How Raghuram Rajan’s rate cuts impacted India in 2015

Rajan will announce the fifth bi-monthly monetary policy review on Dec. 1.
Rajan will announce the fifth bi-monthly monetary policy review on Dec. 1.
Image: Reuters/Anindito Mukherjee
We may earn a commission from links on this page.

The debate over the state and future of the Indian economy has been rife over the last couple of years, but increasingly, there is a sense that the time to determine the course of its future is now or never. The current government was arguably elected on the mandate of economic reforms and development, but the two most decisive steps have been taken by the Reserve Bank of India (RBI), led by governor Raghuram Rajan.

Earlier this year, a new monetary policy framework, which for the first time sets the agenda of the central bank as inflation targeting (consumer price inflation of  4% with a band of +/-2% from financial year ending in March 2017), came into place. And in September, a surprise rate cut of 50 basis points (bps) was announced, which added considerably to the 75 bps cut made gradually over the course of 2015.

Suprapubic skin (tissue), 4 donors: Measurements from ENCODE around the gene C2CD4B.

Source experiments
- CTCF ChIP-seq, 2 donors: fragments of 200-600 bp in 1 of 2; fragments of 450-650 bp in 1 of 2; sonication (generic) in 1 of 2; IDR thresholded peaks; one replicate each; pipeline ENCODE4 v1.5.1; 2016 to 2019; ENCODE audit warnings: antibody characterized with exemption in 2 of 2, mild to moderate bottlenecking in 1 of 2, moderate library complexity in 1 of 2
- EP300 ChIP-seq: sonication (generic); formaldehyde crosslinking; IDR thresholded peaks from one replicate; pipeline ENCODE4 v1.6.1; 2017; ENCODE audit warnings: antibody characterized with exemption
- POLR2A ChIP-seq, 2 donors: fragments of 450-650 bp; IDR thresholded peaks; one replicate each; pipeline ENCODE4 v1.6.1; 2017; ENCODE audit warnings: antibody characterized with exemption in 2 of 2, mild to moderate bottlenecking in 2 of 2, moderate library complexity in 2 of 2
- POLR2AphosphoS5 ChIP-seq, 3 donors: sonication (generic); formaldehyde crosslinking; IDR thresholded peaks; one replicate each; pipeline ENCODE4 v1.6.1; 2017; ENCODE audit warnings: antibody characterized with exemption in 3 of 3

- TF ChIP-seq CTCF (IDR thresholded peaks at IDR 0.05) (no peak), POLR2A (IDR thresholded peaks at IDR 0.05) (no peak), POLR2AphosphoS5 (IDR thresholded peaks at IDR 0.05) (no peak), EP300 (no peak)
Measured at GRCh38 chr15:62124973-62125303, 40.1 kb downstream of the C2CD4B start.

Rajan will announce the fifth bi-monthly monetary policy review on Dec. 1—the last policy of the calendar year—and is expected to keep key interest rates unchanged. In 2015, he cut rates four times.

In this context, Pragya Tiwari spoke to Jayati Ghosh, professor of economics at the Centre for Economic Studies and Planning, School of Social Sciences, at Jawaharlal Nehru University, about the potential of these rate cuts and about the role of monetary policy in the current state of the Indian economy.

Q: Is the new monetary policy framework a step in the right direction? What is your take on the debate on inflation targeting?